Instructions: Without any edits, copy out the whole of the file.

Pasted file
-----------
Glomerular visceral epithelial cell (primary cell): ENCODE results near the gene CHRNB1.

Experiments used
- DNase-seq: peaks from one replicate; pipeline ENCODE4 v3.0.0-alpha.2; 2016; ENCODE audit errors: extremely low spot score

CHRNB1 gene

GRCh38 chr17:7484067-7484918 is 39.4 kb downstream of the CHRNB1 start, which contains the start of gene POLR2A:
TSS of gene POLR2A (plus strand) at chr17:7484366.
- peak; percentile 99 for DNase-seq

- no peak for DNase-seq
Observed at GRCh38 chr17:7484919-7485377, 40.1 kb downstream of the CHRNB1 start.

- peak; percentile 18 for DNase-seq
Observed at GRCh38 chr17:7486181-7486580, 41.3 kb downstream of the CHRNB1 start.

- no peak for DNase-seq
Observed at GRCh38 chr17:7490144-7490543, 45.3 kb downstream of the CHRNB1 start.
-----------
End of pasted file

Glomerular visceral epithelial cell (primary cell): ENCODE results near the gene CHRNB1.

Experiments used
- DNase-seq: peaks from one replicate; pipeline ENCODE4 v3.0.0-alpha.2; 2016; ENCODE audit errors: extremely low spot score

CHRNB1 gene

GRCh38 chr17:7484067-7484918 is 39.4 kb downstream of the CHRNB1 start, which contains the start of gene POLR2A:
TSS of gene POLR2A (plus strand) at chr17:7484366.
- peak; percentile 99 for DNase-seq

- no peak for DNase-seq
Observed at GRCh38 chr17:7484919-7485377, 40.1 kb downstream of the CHRNB1 start.

- peak; percentile 18 for DNase-seq
Observed at GRCh38 chr17:7486181-7486580, 41.3 kb downstream of the CHRNB1 start.

- no peak for DNase-seq
Observed at GRCh38 chr17:7490144-7490543, 45.3 kb downstream of the CHRNB1 start.